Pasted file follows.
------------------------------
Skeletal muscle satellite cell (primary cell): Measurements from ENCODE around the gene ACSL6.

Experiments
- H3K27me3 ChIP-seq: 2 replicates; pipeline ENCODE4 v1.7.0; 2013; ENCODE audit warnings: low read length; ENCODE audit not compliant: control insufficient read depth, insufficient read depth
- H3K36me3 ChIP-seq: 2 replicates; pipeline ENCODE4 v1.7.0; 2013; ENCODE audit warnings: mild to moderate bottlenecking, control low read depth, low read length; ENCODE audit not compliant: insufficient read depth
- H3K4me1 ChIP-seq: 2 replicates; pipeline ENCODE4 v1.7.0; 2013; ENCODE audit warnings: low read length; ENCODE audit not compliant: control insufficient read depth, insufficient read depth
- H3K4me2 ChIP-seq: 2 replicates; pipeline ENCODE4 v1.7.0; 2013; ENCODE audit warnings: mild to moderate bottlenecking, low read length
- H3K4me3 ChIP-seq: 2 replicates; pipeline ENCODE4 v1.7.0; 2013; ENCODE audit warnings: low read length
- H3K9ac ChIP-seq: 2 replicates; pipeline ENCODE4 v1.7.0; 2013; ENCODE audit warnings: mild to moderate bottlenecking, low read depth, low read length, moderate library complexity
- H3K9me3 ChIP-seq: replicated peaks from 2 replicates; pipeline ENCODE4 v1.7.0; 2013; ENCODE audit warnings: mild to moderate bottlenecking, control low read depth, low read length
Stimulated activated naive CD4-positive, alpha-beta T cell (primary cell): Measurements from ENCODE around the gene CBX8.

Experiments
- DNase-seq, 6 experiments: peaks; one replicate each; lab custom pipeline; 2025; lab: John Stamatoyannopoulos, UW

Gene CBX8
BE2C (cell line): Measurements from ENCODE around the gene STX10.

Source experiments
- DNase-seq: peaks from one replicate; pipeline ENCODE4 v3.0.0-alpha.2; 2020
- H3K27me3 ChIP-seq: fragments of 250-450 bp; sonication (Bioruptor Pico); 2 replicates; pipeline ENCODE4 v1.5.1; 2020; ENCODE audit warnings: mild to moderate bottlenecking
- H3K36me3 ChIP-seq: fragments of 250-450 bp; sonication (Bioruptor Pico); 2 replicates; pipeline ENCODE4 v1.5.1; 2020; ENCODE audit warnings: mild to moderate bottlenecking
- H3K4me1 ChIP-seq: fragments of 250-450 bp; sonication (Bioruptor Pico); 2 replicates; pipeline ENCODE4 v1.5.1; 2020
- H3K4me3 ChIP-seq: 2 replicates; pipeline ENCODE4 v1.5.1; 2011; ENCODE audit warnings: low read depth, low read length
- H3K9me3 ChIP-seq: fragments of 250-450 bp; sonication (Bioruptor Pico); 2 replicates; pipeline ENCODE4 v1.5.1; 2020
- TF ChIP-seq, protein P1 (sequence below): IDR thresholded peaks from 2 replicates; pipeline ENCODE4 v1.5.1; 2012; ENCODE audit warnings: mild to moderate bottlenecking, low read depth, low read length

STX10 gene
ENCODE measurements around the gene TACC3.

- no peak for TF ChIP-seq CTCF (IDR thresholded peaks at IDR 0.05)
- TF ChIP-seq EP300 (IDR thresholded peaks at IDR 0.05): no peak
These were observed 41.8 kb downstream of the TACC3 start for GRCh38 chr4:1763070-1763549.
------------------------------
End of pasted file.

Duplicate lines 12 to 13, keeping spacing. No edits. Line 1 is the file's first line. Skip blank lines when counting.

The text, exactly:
- DNase-seq, 6 experiments: peaks; one replicate each; lab custom pipeline; 2025; lab: John Stamatoyannopoulos, UW

Gene CBX8